To discuss common scheduling problems, this paper defines two key classes of projects:
▪ Parallel opportunities
▪ Serial dependencies
Real projects often contain a mix of these situations. Some projects follow one pattern for some phases and the other pattern for other phases. Scheduling these two types of projects, though, demand different approaches.
The network diagram for a parallel-opportunities project contains many tasks that could be done at the same time (Exhibit 1). Software enhancement projects often follow this pattern; each software component could be designed or constructed independently. At some point all changes need to be integrated, but each change can be worked independently for a large part of the project. The number of available resources typically drives the end-date for these projects.
Exhibit 1 Parallel Opportunities
The network diagram for a serial-dependency project requires that tasks be done in a specific order (Exhibit 2). Construction projects often follow this pattern, where walls cannot be erected until the foundation is poured and set, or where walls cannot be completed until wiring, pipe, and key inspections are complete. The total duration of the critical path typically drives the end-date for these projects.
Exhibit 2 Serial Dependences
Workflow for Modeling a Schedule
By breaking schedule development into well-defined, discrete processes, the PMBOK suggests a workflow for building a schedule. In real life, building a schedule is often an iterative process, starting with a small, basic schedule, and building on it by adding phases or groups of tasks. Whether performed as a single pass or multiple iterations, experienced project managers perform these steps:
- Build a Work Breakdown Structure (WBS)
- Decompose the WBS into concrete activities
- Define the sequence of activities (dependencies, predecessors, and successors)
- Estimate task duration
- Estimate task cost
- Assign resources
- Adjust cost and duration estimates based upon assigned resources
- Perform initial resource leveling
- Optimize the schedule
The final step, “optimize”, may include changes to all of the information entered earlier. Activities might be grouped together, activities might be decomposed, resource assignments may change, and estimates of cost or duration may grow or shrink.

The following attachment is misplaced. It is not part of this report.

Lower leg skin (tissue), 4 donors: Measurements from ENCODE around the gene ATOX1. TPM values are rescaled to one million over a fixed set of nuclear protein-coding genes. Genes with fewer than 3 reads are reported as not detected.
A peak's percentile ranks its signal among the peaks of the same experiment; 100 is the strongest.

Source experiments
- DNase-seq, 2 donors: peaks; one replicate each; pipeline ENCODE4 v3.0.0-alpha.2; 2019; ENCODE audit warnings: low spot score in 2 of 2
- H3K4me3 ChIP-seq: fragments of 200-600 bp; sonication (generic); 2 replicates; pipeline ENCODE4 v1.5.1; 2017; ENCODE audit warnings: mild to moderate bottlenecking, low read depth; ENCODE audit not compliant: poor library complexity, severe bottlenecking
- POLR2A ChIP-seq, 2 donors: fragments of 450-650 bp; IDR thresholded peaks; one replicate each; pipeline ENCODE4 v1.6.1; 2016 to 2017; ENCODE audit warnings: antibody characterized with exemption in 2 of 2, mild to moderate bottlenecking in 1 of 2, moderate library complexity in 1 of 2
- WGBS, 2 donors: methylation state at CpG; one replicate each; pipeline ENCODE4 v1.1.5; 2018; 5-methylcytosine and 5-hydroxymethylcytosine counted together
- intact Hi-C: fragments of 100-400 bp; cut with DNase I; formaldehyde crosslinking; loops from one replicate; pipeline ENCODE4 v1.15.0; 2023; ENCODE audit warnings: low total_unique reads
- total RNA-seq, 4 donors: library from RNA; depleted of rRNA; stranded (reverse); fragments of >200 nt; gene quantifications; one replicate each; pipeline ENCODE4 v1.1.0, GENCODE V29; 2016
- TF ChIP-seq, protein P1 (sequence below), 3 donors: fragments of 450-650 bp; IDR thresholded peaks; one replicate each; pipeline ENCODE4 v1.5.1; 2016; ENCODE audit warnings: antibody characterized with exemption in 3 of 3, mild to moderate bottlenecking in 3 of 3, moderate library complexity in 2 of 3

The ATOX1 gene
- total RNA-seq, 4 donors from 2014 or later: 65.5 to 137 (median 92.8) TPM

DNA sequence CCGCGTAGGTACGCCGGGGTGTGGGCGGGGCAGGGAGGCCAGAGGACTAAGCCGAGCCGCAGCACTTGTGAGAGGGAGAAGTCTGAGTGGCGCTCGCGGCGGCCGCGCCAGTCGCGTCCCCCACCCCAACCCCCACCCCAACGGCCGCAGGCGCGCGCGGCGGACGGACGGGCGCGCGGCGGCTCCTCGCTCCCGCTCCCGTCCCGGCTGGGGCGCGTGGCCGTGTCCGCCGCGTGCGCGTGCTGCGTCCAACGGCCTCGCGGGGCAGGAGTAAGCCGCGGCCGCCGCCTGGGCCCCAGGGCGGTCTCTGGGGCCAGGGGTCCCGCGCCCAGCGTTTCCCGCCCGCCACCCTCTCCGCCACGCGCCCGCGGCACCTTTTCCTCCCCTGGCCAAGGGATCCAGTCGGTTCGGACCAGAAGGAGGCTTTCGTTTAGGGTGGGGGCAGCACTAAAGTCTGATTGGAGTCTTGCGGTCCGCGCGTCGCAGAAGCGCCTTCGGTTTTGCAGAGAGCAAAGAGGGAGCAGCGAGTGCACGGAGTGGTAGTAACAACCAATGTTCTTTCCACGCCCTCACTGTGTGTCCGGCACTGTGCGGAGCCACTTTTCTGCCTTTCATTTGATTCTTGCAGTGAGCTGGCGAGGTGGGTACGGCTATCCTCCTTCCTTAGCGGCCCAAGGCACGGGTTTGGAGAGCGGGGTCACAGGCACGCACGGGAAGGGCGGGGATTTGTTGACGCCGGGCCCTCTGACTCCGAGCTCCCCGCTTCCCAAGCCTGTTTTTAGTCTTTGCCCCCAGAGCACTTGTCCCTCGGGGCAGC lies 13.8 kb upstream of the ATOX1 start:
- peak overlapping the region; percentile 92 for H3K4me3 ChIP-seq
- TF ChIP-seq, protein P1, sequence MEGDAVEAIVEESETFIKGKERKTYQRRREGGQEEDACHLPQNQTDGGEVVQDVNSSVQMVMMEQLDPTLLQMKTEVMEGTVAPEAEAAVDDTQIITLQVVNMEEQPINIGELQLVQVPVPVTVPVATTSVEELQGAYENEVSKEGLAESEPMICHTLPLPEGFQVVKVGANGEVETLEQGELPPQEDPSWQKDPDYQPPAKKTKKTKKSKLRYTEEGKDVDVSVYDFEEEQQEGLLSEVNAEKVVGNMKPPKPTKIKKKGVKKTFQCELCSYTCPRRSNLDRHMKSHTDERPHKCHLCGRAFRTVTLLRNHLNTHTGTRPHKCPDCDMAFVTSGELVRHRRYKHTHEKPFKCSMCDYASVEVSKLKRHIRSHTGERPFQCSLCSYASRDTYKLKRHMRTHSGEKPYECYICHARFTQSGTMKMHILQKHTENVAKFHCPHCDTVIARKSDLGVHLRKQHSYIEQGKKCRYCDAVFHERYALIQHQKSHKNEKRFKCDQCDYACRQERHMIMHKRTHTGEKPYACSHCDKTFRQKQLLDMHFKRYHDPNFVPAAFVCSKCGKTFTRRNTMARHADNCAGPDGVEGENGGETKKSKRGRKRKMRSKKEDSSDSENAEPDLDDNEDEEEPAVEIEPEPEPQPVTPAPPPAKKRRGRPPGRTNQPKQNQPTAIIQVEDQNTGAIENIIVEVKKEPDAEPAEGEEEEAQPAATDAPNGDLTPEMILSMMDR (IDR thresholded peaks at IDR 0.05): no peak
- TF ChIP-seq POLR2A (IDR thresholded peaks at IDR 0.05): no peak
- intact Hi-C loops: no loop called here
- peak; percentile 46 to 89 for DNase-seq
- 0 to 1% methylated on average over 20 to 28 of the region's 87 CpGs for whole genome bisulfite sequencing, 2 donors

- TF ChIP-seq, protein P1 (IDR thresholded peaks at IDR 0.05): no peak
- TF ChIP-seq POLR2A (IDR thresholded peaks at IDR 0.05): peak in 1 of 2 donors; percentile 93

During this “optimization” step, the manager probes the schedule, assessing the quality of the model of the schedule. Changing assignments and estimates should adjust the overall end-date with minimal effort. The better the model, the easier it is to optimize. The more fragile the schedule, the more unpredictable changes occur with each adjustment.
Often modern schedules are tightly constrained. They are designed to produce the maximum output, just-in-time, for a minimum budget. Optimizing tightly constrained schedules is difficult. Allow extra time for creating such schedules.
In the rush to produce a schedule, it is tempting to bypass critical steps. For instance, if a task “must” begin on a certain date, it is tempting to ignore activity sequencing for any predecessor to that task and to simply set a start date for it. If the manager shortcuts the process, the software cannot warn the manager of scheduling conflicts.
Some Tough Scheduling Problems
One of the enormous benefits of scheduling software is that it provides the manager with multiple, synchronized views of the project. Gantt charts are effective for communicating dates and network diagrams are effective for communicating dependencies. In the 1960’s and 1970’s, managers who used critical-path techniques had to manually draw and update these diagrams by hand. Any changes to the project scope meant updates to multiple diagrams, charts and lists. Today's software automates this essential function. Users may edit data in one view, and the software will display up-to-date versions of all other views at the click of a button.
Theoretically, these advances should make it easy to keep a resource-leveled schedule. Indeed, modern software provides views that show the utilization of any resource in just about any unit, cumulative by date or for a particular period. With the entry of vacation calendars, holidays, resource availability over time, and other constraints, software can often show overallocation or underallocation of available resources automatically.
The key to accurate resource leveling is accurate, complete data. So many variables come together in this critical planning task:
▪ Resource start dates and availability
▪ Work estimates
▪ Duration estimates
▪ Activity sequence relationships
▪ Vacation schedules
▪ Holiday schedules
▪ Planning factors for unscheduled but known events like sick days